Meta-analysis: the relative efficacy of oral bowel preparations for colonoscopy 1985–2010
Article first published online: 24 NOV 2011
© 2011 Blackwell Publishing Ltd
Alimentary Pharmacology & Therapeutics
Volume 35, Issue 2, pages 222–237, January 2012
How to Cite
Belsey, J., Crosta, C., Epstein, O., Fischbach, W., Layer, P., Parente, F. and Halphen, M. (2012), Meta-analysis: the relative efficacy of oral bowel preparations for colonoscopy 1985–2010. Alimentary Pharmacology & Therapeutics, 35: 222–237. doi: 10.1111/j.1365-2036.2011.04927.x
- Issue published online: 15 DEC 2011
- Article first published online: 24 NOV 2011
- Publication data Submitted 22 July 2011 First decision 7 August 2011 Resubmitted 26 October 2011 Accepted 2 November 2011 EV Pub Online 24 November 2011
Aliment Pharmacol Ther 2012; 35: 222–237
Background Previous reviews of bowel preparation for colonoscopy have given contradictory answers.
Aim To provide a definitive insight, using PRISMA-compliant methodology.
Methods A comprehensive literature review identified randomised controlled trials comparing bowel preparation regimens. Data for quality of bowel preparation were pooled in multiple meta-analyses exploring a range of inclusion criteria.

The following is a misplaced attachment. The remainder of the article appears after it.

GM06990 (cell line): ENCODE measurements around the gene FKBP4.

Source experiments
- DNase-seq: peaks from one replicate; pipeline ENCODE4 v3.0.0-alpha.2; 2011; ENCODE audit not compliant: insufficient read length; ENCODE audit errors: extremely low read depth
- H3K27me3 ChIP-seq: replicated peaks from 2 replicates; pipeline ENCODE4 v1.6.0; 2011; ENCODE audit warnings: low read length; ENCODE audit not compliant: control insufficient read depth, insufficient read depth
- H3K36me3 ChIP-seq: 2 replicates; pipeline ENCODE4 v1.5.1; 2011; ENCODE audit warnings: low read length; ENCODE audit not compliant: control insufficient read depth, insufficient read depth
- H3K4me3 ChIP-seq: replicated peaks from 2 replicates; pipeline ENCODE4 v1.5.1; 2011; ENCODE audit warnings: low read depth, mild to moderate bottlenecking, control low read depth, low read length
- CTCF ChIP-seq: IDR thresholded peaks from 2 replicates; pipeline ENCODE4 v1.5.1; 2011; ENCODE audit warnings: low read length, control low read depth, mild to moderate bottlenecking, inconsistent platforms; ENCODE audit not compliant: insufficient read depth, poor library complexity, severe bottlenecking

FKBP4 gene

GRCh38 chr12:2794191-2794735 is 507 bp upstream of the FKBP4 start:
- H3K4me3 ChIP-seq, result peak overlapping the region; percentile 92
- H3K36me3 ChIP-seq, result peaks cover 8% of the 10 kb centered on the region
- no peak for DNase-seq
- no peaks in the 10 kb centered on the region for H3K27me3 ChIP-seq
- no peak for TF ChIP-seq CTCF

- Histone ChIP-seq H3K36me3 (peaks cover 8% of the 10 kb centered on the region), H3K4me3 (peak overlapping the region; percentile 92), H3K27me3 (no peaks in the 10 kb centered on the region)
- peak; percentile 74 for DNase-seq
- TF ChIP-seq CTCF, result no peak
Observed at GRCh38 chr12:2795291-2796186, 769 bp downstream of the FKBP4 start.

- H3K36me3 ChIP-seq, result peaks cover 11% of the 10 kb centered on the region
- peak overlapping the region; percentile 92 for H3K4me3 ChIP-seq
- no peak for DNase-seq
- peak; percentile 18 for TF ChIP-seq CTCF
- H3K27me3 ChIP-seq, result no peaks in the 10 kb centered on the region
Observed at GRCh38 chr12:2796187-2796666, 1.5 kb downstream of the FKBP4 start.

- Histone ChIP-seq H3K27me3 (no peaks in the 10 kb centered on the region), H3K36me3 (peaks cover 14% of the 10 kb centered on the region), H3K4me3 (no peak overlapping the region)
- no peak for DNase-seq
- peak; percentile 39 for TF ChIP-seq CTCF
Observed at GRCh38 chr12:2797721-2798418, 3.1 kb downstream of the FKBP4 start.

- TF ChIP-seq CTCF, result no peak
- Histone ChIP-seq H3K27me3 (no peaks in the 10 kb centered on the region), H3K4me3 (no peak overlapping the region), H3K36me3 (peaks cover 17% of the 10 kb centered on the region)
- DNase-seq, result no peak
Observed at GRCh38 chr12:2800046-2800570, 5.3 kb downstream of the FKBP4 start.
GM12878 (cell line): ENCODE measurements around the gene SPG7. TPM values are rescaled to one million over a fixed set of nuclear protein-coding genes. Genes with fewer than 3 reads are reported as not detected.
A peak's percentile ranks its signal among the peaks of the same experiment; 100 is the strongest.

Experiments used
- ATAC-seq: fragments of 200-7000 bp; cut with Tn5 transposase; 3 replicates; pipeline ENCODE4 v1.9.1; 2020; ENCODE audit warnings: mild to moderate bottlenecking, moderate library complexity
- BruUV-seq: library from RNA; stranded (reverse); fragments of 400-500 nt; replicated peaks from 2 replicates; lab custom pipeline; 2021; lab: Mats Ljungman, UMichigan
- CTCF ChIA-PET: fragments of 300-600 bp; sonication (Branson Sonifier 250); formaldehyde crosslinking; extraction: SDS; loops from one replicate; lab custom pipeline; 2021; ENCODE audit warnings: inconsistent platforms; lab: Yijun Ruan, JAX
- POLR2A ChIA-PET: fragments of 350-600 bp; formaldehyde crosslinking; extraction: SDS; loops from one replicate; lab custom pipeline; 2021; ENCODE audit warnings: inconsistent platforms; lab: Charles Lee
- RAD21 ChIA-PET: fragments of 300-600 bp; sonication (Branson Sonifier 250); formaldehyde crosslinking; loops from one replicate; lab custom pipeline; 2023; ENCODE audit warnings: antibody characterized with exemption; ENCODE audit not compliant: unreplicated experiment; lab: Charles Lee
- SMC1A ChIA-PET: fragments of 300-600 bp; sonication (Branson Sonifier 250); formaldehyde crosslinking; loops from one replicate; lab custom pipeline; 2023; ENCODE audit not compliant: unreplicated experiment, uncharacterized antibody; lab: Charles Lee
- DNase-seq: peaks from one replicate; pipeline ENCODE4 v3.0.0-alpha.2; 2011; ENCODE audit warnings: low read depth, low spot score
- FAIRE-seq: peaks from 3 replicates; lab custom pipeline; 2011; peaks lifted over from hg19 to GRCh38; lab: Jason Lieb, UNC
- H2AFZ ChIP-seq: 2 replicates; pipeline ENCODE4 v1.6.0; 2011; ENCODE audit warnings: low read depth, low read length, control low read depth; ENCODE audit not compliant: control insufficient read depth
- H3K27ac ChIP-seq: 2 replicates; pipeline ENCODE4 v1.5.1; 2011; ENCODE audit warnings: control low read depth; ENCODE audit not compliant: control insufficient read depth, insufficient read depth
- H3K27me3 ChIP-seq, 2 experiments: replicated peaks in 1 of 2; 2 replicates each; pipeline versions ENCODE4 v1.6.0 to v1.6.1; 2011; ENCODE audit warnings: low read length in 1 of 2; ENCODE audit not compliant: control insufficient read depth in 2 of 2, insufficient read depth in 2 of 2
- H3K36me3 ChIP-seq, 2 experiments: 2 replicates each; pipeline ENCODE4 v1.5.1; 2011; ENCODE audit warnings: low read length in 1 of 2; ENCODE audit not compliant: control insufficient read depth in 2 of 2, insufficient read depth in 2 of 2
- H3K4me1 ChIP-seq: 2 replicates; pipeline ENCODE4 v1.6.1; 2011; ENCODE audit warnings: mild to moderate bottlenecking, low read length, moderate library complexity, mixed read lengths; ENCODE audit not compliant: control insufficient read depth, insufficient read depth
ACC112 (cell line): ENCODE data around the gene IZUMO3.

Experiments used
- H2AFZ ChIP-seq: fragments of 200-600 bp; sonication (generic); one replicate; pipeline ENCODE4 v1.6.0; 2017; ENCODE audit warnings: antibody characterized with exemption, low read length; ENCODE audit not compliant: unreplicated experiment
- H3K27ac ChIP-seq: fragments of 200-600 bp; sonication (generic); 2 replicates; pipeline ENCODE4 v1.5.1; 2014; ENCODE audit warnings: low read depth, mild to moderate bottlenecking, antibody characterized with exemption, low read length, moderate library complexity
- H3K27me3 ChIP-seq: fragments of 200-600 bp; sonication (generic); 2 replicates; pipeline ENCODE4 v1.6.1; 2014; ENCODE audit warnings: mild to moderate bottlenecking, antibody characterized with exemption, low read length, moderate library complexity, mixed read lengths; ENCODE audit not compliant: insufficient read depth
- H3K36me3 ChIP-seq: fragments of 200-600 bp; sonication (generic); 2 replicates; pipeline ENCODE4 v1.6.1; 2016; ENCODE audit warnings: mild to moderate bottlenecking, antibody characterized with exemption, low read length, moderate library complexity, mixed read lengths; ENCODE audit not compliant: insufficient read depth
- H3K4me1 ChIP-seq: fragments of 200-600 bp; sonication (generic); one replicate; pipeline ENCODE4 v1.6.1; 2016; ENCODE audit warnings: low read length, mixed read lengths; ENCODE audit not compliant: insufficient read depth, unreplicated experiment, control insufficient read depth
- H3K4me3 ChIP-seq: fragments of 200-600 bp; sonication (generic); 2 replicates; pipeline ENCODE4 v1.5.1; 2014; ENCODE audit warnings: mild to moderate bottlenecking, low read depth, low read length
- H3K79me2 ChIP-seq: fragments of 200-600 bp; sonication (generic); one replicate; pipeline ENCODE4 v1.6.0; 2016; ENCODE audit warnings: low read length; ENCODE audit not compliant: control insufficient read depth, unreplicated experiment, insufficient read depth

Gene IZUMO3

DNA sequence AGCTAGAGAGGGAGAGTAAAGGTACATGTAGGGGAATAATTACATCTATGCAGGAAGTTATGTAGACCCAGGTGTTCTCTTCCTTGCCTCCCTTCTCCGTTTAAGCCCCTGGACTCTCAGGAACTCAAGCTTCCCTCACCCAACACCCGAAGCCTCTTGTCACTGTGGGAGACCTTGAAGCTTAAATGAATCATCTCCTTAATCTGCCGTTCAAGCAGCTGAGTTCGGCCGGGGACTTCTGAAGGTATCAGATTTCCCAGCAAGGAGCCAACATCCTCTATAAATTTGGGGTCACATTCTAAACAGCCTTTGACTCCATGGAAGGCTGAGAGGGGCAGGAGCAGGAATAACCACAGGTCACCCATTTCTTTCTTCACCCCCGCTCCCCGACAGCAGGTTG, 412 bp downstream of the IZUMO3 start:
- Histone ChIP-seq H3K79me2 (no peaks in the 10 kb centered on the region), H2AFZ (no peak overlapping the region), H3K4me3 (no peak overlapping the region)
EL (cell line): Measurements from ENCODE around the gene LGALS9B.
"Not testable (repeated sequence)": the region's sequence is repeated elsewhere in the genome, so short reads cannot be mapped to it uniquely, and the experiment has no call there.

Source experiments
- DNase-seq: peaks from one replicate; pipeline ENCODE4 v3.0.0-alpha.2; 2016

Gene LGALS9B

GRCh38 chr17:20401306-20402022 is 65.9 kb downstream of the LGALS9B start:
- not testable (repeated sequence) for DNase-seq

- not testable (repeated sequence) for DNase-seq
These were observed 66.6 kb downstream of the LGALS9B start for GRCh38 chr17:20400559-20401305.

Results A total of 104 qualifying studies were identified, the majority of which involved comparisons of sodium phosphate (NaP) or polyethylene glycol (PEG). There was no significant difference demonstrated between NaP and PEG overall (OR = 0.82; 95% CI = 0.56–1.21; P = 0.36). Cumulative meta-analysis demonstrated that this conclusion has been qualitatively similar since the mid 1990s, with little quantitative change for the past 10 years. Amongst studies with previous day dosing in both study arms there was a significant advantage in favour of PEG (OR = 1.78; 95% CI = 1.13–2.81; P = 0.006). Studies focussing on results in the proximal colon also favoured PEG (OR = 2.36; 95% CI = 1.16–4.77; P = 0.012). PEG was also significantly more effective than non-NaP bowel preparation regimens (OR = 2.02; 95% CI = 1.08–3.78; P = 0.03). Other comparisons showed no significant difference between regimens.
Conclusions Although there is no compelling evidence favouring either of the two most commonly used bowel preparation regimens, this may reflect shortcomings in study design. Where studies have ensured comparable dosage, or the clinically relevant outcome of proximal bowel clearance is considered, PEG-based regimens offer the most effective option.